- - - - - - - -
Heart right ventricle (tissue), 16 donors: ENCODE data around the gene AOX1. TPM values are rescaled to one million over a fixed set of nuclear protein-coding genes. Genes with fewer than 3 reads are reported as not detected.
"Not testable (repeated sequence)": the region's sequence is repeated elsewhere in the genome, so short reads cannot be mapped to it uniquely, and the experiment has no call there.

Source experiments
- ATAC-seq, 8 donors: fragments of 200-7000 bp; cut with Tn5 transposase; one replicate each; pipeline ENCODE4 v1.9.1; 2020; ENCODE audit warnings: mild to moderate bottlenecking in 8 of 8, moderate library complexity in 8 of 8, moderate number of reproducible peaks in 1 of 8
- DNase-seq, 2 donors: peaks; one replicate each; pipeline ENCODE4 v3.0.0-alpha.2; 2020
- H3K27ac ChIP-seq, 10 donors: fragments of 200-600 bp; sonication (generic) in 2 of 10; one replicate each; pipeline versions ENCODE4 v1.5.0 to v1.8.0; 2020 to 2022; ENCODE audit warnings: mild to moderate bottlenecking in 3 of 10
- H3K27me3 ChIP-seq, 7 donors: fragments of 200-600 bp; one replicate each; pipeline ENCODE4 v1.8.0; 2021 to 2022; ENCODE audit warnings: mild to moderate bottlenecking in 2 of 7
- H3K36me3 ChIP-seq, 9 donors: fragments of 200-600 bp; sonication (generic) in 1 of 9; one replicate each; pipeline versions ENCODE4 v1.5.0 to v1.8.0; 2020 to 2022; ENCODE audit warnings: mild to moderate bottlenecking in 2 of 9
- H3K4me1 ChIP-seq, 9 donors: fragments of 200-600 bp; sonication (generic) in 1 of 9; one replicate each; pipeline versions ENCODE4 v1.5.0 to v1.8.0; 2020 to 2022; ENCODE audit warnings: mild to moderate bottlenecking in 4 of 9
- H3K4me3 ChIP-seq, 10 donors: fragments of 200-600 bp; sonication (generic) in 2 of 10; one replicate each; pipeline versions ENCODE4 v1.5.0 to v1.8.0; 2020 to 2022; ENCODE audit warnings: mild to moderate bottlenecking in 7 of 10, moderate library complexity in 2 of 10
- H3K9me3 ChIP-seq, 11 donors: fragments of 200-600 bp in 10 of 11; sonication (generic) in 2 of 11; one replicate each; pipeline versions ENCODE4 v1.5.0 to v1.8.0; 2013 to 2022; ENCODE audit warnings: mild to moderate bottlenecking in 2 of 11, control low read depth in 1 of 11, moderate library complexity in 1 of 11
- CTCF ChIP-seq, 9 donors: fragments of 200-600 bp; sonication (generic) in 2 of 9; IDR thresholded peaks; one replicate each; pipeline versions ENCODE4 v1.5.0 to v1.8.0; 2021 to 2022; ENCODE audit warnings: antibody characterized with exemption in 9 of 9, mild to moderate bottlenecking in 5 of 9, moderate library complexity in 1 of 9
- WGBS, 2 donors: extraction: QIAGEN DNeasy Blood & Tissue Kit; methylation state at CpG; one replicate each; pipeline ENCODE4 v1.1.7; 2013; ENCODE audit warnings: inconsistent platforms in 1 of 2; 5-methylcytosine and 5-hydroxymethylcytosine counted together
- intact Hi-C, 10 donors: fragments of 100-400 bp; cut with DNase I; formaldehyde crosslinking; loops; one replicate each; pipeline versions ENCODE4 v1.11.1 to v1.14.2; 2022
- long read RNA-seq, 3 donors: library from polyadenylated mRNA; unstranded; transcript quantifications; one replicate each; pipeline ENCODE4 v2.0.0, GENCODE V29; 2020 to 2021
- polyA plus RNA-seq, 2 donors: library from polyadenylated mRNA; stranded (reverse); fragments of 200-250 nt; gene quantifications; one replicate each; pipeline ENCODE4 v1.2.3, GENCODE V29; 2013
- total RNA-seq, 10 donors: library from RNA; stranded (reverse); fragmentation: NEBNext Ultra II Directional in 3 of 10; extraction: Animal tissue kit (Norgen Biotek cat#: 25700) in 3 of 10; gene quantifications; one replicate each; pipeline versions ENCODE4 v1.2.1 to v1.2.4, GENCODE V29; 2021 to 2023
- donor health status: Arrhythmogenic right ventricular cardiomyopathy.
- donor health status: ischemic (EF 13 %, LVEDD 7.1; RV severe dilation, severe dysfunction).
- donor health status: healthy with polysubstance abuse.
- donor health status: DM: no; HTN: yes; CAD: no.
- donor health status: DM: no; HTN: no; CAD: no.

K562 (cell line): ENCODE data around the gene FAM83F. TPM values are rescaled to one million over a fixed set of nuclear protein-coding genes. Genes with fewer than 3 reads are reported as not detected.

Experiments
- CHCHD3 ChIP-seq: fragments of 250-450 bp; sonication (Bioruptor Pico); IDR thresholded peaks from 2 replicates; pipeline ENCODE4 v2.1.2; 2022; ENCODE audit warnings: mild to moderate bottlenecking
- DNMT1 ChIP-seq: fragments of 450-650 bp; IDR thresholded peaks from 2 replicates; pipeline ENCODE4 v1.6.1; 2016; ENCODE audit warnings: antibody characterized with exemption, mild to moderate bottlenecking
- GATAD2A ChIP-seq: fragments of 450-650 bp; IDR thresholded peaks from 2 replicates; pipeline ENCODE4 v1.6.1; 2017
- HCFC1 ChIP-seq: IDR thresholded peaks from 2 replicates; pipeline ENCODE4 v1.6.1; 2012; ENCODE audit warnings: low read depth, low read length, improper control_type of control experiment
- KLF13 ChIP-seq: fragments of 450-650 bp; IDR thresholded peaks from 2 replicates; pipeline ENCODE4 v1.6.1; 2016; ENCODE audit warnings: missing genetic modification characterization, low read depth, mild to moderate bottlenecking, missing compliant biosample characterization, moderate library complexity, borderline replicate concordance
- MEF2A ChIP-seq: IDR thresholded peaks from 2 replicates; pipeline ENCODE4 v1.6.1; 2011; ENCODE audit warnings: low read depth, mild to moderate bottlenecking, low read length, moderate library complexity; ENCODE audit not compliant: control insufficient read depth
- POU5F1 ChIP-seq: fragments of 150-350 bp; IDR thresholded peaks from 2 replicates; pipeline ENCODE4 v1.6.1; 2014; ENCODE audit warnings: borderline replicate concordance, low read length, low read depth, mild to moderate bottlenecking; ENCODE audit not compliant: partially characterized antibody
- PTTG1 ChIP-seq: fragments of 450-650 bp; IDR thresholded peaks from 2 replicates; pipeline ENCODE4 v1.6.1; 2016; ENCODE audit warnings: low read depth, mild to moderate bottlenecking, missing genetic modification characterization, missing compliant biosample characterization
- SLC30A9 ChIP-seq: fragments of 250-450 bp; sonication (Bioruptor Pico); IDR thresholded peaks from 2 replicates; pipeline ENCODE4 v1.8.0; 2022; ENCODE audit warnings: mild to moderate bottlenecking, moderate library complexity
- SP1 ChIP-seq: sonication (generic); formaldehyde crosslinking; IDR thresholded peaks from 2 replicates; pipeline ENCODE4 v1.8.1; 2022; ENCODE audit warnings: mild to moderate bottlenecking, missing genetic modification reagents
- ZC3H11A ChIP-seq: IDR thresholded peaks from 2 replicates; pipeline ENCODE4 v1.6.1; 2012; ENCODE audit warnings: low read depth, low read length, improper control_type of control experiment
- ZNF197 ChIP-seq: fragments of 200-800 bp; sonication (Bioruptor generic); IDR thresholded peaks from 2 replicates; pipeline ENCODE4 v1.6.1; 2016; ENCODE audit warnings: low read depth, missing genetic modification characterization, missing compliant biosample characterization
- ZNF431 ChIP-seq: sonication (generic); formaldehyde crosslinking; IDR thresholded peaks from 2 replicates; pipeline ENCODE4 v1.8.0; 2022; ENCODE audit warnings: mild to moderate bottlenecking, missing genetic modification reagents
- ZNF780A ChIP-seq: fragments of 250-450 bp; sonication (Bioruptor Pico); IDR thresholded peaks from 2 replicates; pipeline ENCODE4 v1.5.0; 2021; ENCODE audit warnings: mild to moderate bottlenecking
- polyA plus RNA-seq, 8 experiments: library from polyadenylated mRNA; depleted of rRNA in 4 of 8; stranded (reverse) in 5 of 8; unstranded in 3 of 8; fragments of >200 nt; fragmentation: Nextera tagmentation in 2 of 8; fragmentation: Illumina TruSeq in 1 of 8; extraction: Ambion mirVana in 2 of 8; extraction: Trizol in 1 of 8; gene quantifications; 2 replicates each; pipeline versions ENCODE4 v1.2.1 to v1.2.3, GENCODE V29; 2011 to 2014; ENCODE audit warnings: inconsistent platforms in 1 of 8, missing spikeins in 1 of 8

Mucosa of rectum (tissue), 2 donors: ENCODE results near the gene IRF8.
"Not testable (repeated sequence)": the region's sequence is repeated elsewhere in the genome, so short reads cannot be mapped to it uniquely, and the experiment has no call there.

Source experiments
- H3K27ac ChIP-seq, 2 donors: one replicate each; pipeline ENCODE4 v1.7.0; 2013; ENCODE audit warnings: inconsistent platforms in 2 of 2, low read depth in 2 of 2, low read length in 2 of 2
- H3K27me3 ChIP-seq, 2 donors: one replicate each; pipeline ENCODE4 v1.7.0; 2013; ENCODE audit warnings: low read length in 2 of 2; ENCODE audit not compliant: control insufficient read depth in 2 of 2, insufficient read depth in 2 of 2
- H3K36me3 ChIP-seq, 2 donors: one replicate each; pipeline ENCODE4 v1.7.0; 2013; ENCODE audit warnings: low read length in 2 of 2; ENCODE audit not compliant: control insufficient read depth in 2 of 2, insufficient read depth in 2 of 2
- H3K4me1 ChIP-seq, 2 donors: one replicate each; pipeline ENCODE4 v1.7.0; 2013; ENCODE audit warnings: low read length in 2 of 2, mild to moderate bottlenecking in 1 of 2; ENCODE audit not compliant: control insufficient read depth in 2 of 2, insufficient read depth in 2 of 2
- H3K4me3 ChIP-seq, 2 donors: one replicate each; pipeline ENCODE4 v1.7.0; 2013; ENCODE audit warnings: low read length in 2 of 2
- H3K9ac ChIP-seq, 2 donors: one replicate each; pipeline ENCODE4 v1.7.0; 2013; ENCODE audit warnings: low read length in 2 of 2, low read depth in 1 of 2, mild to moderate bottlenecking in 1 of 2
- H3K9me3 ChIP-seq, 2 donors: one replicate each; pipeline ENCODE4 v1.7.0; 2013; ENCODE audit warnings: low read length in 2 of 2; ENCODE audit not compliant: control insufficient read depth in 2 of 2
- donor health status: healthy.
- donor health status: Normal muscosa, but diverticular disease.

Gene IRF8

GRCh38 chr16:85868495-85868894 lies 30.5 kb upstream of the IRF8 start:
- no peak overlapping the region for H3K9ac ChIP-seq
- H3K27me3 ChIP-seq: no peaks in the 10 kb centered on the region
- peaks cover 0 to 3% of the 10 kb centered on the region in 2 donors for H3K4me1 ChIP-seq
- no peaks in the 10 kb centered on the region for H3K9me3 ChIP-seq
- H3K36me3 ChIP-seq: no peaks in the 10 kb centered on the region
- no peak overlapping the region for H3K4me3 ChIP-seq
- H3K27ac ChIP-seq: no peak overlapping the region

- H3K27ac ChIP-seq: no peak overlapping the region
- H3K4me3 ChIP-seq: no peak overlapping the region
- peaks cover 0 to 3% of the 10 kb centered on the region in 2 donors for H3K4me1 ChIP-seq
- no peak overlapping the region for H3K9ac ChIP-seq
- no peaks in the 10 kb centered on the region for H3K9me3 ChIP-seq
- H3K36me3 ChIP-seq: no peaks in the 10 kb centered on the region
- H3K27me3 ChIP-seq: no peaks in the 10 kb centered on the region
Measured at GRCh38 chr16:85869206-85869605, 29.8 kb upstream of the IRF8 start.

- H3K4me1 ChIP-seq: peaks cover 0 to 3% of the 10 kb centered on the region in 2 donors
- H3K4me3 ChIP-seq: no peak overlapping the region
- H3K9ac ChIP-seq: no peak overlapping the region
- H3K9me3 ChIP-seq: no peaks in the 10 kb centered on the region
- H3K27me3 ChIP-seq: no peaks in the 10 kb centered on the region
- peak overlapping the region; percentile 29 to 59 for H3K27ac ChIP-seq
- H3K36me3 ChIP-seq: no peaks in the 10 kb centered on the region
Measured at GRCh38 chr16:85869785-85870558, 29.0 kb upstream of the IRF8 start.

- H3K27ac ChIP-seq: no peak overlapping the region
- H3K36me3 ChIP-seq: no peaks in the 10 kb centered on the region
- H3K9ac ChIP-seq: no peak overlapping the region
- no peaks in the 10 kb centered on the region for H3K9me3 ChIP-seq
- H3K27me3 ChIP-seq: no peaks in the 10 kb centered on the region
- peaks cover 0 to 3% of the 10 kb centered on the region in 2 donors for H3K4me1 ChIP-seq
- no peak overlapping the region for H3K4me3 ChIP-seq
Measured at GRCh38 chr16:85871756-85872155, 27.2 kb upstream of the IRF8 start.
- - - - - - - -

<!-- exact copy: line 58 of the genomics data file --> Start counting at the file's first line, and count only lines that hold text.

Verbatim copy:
- H3K36me3 ChIP-seq: no peaks in the 10 kb centered on the region